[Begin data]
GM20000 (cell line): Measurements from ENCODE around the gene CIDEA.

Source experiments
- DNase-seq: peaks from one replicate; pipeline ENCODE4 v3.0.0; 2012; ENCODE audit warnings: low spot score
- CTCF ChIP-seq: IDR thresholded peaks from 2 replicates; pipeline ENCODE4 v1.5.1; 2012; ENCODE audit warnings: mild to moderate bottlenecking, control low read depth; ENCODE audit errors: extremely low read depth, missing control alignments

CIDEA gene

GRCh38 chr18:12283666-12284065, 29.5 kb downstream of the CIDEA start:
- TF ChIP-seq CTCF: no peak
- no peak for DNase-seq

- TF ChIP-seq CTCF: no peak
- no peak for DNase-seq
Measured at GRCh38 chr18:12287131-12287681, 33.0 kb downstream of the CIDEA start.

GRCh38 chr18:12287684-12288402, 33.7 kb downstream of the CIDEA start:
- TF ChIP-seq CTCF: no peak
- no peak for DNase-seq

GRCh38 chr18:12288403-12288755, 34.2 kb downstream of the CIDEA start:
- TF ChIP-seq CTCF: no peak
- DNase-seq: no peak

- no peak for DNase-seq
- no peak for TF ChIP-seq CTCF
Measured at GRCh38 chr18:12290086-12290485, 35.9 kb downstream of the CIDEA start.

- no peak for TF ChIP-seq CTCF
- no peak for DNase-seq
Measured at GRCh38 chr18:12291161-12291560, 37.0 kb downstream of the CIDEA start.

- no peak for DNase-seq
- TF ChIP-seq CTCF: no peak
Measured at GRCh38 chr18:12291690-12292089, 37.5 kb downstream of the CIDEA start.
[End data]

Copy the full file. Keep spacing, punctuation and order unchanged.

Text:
GM20000 (cell line): Measurements from ENCODE around the gene CIDEA.

Source experiments
- DNase-seq: peaks from one replicate; pipeline ENCODE4 v3.0.0; 2012; ENCODE audit warnings: low spot score
- CTCF ChIP-seq: IDR thresholded peaks from 2 replicates; pipeline ENCODE4 v1.5.1; 2012; ENCODE audit warnings: mild to moderate bottlenecking, control low read depth; ENCODE audit errors: extremely low read depth, missing control alignments

CIDEA gene

GRCh38 chr18:12283666-12284065, 29.5 kb downstream of the CIDEA start:
- TF ChIP-seq CTCF: no peak
- no peak for DNase-seq

- TF ChIP-seq CTCF: no peak
- no peak for DNase-seq
Measured at GRCh38 chr18:12287131-12287681, 33.0 kb downstream of the CIDEA start.

GRCh38 chr18:12287684-12288402, 33.7 kb downstream of the CIDEA start:
- TF ChIP-seq CTCF: no peak
- no peak for DNase-seq

GRCh38 chr18:12288403-12288755, 34.2 kb downstream of the CIDEA start:
- TF ChIP-seq CTCF: no peak
- DNase-seq: no peak

- no peak for DNase-seq
- no peak for TF ChIP-seq CTCF
Measured at GRCh38 chr18:12290086-12290485, 35.9 kb downstream of the CIDEA start.

- no peak for TF ChIP-seq CTCF
- no peak for DNase-seq
Measured at GRCh38 chr18:12291161-12291560, 37.0 kb downstream of the CIDEA start.

- no peak for DNase-seq
- TF ChIP-seq CTCF: no peak
Measured at GRCh38 chr18:12291690-12292089, 37.5 kb downstream of the CIDEA start.